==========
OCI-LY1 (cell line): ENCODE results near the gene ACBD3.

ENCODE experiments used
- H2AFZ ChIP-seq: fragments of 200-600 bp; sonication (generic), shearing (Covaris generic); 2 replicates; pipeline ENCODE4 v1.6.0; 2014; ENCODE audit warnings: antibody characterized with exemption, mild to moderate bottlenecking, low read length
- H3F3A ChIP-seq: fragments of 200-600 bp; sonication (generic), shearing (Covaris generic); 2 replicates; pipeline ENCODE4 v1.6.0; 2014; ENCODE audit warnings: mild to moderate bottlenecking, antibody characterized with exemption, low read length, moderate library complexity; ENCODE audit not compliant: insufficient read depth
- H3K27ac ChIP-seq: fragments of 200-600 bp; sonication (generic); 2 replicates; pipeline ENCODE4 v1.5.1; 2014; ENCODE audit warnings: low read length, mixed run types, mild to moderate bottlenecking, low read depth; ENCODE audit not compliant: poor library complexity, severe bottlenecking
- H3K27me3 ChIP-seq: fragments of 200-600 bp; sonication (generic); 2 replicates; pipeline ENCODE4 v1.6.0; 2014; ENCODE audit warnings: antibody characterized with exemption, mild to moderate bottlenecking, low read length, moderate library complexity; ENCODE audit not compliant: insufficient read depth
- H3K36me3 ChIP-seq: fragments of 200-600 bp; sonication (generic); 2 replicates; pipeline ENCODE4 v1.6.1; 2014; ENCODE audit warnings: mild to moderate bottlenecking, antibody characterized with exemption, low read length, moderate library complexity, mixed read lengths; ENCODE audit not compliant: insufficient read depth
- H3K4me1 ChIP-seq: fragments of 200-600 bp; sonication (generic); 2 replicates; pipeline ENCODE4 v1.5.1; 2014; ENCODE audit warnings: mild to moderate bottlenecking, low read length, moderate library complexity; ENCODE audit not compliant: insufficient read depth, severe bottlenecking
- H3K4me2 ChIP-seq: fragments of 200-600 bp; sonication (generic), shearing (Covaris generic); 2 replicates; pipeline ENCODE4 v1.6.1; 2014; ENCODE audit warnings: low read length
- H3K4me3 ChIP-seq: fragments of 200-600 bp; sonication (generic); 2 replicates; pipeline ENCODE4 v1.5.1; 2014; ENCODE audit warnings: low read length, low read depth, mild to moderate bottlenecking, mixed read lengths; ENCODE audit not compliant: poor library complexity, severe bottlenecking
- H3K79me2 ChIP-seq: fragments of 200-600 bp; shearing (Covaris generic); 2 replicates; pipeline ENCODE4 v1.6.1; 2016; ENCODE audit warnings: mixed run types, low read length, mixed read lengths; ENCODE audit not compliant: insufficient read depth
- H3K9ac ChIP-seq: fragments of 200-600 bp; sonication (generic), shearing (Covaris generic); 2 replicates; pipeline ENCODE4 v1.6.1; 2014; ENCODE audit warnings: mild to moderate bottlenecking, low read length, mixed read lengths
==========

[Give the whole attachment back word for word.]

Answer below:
OCI-LY1 (cell line): ENCODE results near the gene ACBD3.

ENCODE experiments used
- H2AFZ ChIP-seq: fragments of 200-600 bp; sonication (generic), shearing (Covaris generic); 2 replicates; pipeline ENCODE4 v1.6.0; 2014; ENCODE audit warnings: antibody characterized with exemption, mild to moderate bottlenecking, low read length
- H3F3A ChIP-seq: fragments of 200-600 bp; sonication (generic), shearing (Covaris generic); 2 replicates; pipeline ENCODE4 v1.6.0; 2014; ENCODE audit warnings: mild to moderate bottlenecking, antibody characterized with exemption, low read length, moderate library complexity; ENCODE audit not compliant: insufficient read depth
- H3K27ac ChIP-seq: fragments of 200-600 bp; sonication (generic); 2 replicates; pipeline ENCODE4 v1.5.1; 2014; ENCODE audit warnings: low read length, mixed run types, mild to moderate bottlenecking, low read depth; ENCODE audit not compliant: poor library complexity, severe bottlenecking
- H3K27me3 ChIP-seq: fragments of 200-600 bp; sonication (generic); 2 replicates; pipeline ENCODE4 v1.6.0; 2014; ENCODE audit warnings: antibody characterized with exemption, mild to moderate bottlenecking, low read length, moderate library complexity; ENCODE audit not compliant: insufficient read depth
- H3K36me3 ChIP-seq: fragments of 200-600 bp; sonication (generic); 2 replicates; pipeline ENCODE4 v1.6.1; 2014; ENCODE audit warnings: mild to moderate bottlenecking, antibody characterized with exemption, low read length, moderate library complexity, mixed read lengths; ENCODE audit not compliant: insufficient read depth
- H3K4me1 ChIP-seq: fragments of 200-600 bp; sonication (generic); 2 replicates; pipeline ENCODE4 v1.5.1; 2014; ENCODE audit warnings: mild to moderate bottlenecking, low read length, moderate library complexity; ENCODE audit not compliant: insufficient read depth, severe bottlenecking
- H3K4me2 ChIP-seq: fragments of 200-600 bp; sonication (generic), shearing (Covaris generic); 2 replicates; pipeline ENCODE4 v1.6.1; 2014; ENCODE audit warnings: low read length
- H3K4me3 ChIP-seq: fragments of 200-600 bp; sonication (generic); 2 replicates; pipeline ENCODE4 v1.5.1; 2014; ENCODE audit warnings: low read length, low read depth, mild to moderate bottlenecking, mixed read lengths; ENCODE audit not compliant: poor library complexity, severe bottlenecking
- H3K79me2 ChIP-seq: fragments of 200-600 bp; shearing (Covaris generic); 2 replicates; pipeline ENCODE4 v1.6.1; 2016; ENCODE audit warnings: mixed run types, low read length, mixed read lengths; ENCODE audit not compliant: insufficient read depth
- H3K9ac ChIP-seq: fragments of 200-600 bp; sonication (generic), shearing (Covaris generic); 2 replicates; pipeline ENCODE4 v1.6.1; 2014; ENCODE audit warnings: mild to moderate bottlenecking, low read length, mixed read lengths